Scientist calls for more research into seismic surveys as they leave lobsters flat on their backs
A study published in a UK biology journal has revealed that controversial seismic surveys for oil and gas can impact the ability of rock lobsters to avoid predators.
Research by the Institute for Marine and Antarctic Studies in Hobart and Curtin University in Western Australia found lobsters exposed to the air guns used in seismic surveys had damaged statocysts, an organ similar to the human inner ear.
One of the researchers, Ryan Day, said this left the lobsters with an impaired ability to right themselves when flipped over.
“They really rely on this ability to right themselves and to control when they are escaping from a predator,” he said.
The lobsters received the equivalent of a full survey passing within 300–500 metres.
“In all experiments we didn’t detect any sign of recovery, even one year after,” Dr Day said.
The results have prompted a renewed call by Greens Senator Peter Whish-Wilson for the practice to be investigated.
Bass Strait Controversy
Earlier this year approval was given to 3D Oil to conduct seismic surveys in the Otway Basin, 18 kilometres west of King Island.
President of the Tasmanian Rock Lobster Fishermen’s Association, John Sansom, said this area encroaches on the lobster fishery.
Mr Sansom said he was more concerned about the effects on the larvae or eggs.
“Through this research we understand that seismic surveys actually impact on larvae and actually kill them.
Dr Day said that demand for oil meant surveys would continue but consideration should be given to important fisheries.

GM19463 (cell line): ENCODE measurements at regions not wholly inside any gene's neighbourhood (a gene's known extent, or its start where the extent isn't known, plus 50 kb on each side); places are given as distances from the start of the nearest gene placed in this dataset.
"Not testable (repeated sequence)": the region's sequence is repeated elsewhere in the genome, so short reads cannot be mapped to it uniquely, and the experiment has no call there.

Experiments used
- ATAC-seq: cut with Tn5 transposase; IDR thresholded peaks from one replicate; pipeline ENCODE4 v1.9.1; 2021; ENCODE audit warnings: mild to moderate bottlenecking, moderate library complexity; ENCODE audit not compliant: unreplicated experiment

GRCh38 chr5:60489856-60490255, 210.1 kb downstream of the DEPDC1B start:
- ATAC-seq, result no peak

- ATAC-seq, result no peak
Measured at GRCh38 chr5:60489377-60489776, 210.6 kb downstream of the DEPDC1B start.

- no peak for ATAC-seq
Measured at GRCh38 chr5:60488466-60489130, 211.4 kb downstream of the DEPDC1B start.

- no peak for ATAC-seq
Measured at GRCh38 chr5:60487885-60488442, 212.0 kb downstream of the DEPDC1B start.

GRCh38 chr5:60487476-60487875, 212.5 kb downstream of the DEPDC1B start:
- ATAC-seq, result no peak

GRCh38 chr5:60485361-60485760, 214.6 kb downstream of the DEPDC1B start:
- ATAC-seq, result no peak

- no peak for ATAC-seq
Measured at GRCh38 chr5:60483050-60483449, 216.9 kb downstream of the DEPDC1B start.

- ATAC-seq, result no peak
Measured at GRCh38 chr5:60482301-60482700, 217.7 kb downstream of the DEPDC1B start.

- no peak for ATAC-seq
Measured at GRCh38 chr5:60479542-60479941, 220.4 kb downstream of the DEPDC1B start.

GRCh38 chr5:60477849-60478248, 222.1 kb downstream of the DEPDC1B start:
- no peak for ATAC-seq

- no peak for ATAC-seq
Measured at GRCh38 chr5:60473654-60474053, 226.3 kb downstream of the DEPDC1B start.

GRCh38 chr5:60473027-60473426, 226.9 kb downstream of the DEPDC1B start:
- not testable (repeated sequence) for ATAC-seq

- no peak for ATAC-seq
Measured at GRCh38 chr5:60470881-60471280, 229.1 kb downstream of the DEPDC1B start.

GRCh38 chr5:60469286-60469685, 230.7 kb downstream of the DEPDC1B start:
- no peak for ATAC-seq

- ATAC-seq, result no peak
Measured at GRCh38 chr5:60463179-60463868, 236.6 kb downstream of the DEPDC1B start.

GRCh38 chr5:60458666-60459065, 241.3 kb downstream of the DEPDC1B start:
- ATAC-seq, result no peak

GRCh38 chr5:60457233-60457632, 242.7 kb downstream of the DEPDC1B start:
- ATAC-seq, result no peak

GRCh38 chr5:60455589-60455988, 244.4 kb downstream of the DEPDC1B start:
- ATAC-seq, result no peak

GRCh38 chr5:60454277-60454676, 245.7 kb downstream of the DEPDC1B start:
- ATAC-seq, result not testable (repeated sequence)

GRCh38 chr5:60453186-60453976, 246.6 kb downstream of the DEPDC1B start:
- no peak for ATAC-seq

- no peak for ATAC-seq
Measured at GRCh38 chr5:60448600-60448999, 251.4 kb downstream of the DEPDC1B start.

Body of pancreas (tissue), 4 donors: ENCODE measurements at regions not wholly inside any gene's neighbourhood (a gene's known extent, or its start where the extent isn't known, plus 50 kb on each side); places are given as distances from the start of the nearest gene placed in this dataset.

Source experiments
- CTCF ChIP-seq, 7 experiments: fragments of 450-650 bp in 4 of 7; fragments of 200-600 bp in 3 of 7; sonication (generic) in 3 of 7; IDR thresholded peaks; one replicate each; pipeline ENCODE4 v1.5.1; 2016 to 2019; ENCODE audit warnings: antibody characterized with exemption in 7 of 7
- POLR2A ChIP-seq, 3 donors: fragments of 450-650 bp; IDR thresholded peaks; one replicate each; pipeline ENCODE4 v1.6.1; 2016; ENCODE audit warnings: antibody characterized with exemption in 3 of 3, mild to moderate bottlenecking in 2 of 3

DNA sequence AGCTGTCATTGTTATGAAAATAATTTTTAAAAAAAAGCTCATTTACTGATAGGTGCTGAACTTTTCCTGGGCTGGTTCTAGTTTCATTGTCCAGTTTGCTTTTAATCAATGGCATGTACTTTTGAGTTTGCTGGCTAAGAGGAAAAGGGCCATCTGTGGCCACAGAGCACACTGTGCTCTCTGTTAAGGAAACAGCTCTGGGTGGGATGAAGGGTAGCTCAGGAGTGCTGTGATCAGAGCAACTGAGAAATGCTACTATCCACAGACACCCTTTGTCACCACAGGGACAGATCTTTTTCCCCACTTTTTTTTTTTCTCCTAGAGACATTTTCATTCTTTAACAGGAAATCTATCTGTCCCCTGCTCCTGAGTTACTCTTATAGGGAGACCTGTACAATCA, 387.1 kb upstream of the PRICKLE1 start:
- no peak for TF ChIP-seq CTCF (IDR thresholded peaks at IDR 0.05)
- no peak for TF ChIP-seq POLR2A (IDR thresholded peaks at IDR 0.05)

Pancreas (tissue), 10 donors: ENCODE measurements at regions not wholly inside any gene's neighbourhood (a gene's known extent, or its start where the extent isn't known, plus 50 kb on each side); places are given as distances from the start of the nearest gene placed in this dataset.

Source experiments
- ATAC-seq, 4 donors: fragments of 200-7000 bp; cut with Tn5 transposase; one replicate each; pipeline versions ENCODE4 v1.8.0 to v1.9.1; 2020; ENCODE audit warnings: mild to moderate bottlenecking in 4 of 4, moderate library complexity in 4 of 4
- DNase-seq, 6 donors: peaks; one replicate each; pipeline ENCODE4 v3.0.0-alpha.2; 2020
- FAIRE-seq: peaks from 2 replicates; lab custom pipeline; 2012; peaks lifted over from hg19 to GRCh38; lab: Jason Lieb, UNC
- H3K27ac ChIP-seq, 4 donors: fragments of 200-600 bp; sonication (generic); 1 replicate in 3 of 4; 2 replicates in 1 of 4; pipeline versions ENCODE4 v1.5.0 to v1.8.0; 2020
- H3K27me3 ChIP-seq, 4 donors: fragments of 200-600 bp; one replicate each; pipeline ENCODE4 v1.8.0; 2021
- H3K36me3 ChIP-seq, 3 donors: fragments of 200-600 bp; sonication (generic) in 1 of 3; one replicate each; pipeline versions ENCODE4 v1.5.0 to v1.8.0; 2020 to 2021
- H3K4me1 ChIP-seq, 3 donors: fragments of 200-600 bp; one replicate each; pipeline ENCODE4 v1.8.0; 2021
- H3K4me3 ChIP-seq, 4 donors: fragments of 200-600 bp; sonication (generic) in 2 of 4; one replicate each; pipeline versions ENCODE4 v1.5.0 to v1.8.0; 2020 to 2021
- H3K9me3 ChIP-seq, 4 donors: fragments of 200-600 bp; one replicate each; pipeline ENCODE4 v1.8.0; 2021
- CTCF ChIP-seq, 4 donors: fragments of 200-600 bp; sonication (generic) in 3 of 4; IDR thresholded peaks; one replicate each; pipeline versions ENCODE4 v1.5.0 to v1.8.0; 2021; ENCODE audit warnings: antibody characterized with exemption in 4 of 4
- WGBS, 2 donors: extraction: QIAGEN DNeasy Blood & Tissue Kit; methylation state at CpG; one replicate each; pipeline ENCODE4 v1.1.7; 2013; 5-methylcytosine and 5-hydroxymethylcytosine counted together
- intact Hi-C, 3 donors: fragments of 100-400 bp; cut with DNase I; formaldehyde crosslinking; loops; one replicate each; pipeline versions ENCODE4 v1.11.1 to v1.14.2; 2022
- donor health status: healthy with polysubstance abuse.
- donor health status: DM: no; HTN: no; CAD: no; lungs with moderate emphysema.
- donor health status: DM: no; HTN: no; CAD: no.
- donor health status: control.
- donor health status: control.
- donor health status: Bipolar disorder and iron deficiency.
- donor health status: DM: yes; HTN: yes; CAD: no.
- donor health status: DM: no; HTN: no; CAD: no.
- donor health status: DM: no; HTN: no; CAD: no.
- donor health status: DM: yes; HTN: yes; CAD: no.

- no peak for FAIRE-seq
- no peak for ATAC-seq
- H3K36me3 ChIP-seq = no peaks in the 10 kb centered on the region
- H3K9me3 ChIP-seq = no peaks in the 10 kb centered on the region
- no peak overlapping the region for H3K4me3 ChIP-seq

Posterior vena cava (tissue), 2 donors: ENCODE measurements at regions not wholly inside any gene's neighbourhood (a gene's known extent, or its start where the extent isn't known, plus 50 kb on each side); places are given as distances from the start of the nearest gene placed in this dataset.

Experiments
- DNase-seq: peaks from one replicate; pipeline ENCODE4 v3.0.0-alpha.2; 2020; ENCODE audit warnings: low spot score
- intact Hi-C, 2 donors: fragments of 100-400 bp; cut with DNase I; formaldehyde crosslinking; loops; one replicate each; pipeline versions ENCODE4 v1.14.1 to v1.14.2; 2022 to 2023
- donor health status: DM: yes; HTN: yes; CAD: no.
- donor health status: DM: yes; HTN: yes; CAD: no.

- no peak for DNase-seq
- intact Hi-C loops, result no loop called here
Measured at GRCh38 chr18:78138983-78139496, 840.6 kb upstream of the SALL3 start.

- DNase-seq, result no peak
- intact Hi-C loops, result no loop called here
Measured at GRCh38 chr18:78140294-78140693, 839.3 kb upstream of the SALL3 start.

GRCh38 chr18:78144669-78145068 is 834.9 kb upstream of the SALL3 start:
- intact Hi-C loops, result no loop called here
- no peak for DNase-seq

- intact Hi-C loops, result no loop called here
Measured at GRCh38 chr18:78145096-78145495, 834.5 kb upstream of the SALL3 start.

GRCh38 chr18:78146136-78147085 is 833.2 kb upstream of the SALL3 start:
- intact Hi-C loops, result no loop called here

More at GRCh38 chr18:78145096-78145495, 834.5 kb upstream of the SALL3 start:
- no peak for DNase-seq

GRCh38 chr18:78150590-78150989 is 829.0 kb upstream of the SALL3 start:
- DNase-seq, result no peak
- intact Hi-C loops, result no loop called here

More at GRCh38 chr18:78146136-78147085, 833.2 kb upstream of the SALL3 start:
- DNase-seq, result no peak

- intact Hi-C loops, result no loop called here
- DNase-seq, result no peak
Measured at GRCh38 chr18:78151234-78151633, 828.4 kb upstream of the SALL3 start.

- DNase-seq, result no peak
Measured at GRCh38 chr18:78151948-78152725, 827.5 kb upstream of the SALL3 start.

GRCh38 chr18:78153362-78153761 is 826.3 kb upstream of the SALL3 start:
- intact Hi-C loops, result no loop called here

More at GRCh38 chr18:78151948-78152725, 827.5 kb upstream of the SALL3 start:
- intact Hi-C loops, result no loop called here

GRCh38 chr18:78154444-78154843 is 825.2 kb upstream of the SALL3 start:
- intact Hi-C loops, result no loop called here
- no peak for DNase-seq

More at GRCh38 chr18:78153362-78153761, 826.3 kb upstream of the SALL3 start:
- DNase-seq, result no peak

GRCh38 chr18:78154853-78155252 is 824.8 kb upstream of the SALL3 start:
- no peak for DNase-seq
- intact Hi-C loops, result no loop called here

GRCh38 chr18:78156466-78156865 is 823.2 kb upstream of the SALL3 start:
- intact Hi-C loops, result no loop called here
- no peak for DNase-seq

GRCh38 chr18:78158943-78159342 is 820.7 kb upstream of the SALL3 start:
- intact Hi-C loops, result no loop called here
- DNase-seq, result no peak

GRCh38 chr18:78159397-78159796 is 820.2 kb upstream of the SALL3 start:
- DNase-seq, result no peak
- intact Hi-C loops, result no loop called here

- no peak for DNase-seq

“The thing that we need to get to is being able to develop an idea of threshold limits,” he said.
“How far away should a seismic survey stay from lobster habitats or scallop habitats.”
Calls for more research
Dr Day said there was very little known about the effects of seismic surveys on invertebrates like lobsters and scallops.
“They’re really important fisheries and if we’re having an impact on them it’s important to understand what that impact is and how we can minimise it,” Dr Day said.
“This is really the first step — knowing that there is some sort of impact — but understanding what the ramifications for that are is really the next big question.”
Senator Whish-Wilson would like to see a precautionary approach taken to seismic surveys until more research is done.
“The further you look into it the more you realise there has just been no work done in this area, there’s been no research,” he said.
Research from 2017 found seismic surveys also have a detrimental impact on scallops.
Julian Harrington, Chief Executive of the Tasmanian Seafood Industry Council said the industries needed to work together.
“The most recent research has certainly shown there’s greater impact from seismic [surveys] on the marine environment than the gas and oil industry have ever acknowledged in the past,” Mr Harrington said.
“We need to come together and come to an agreement that there are greater impacts and we need to try and work together in the best interest of the marine environment and all users of that marine environment.”
3D Oils have been contacted for comment.